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It's referred to as a "lounge on wheels."
Leap is a start-up which is trying to redefine mass transit in San Francisco. The company operates five buses that ferry commuters to and from work in the City by the Bay.
But these are no ordinary buses. They resemble hip coffee shops, with bar stools, free Wi-Fi and snacks like Greek yogurt and Blue Bottle Coffee.
Kyle Kirchhoff, Leap's CEO, says he wants commuters, when they're riding in his buses, to feel like they're relaxing in their very own living rooms.
"We want people to sit back, read a book, work on a laptop, or maybe even meet one of their neighbors," Kirchhoff told CNBC.
The service is designed to be easy to use: Sign up, find a bus on the map—either by downloading the app or signing in from the Leap website—and then hop on and scan a QR (quick response) code.
The cost? $6 for a single ride, or $5 if users buy a pack of 20 rides.
A Leap bus is available every 15 minutes or less. Currently, the company runs just one route, from the Marina district to the financial district, but plans on expanding as quickly as possible.
Some of the best and brightest in Silicon Valley believe Leap is a smart investment. The company already has raised $2.5 million from Andreessen Horowitz as well as Salesforce CEO Marc Benioff, among others.
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Kirchhoff would not say how much it costs to build the buses, or run the fleet, but no doubt it's expensive.
"We're always going to have to keep raising money, especially in a capital intensive business like this," he said.
Commuters say it's a pleasant and efficient way to get to the office.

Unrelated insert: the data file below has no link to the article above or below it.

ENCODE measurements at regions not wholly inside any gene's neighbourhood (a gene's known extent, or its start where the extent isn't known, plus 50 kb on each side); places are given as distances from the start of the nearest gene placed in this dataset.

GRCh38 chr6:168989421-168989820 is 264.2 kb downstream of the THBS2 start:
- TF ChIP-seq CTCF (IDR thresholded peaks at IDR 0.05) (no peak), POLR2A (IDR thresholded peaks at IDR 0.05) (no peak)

"It's comfortable and, price-wise, it's in-between public transportation or taking a private car so you don't feel as guilty about doing it," said Sean Safahi, a Leap passenger.
Leap is entering an increasingly competitive market, however. There are other options for commuters like UberPool, Lyft Line and a start-up shuttle service called Chariot, which began last April.
Chariot has already provided 75,000 rides to customers. The company offers simpler accommodations and perks relative to Leap, but it's also cheaper at about $4 per ride.
"Customers tell us that speed, reliability and affordability is key," said Chariot's CEO, Ali Vahabzadeh. "That's what they're looking for in a commute."
Just this week, Chariot launched a crowdsourcing platform. The idea is that if enough commuters highlight a new route they'd like to see established, the company will commit to creating it.
Currently, Chariot operates four routes in San Francisco, two of which are already profitable, according to Vahabzdeh.
For now, most residents still depend on the city's public transit system, which serves 700,000 people every day. Still, both Leap and Chariot are attracting fans, and hope to expand beyond San Francisco.
"This is a radically different way to get to work," said Kirchhoff.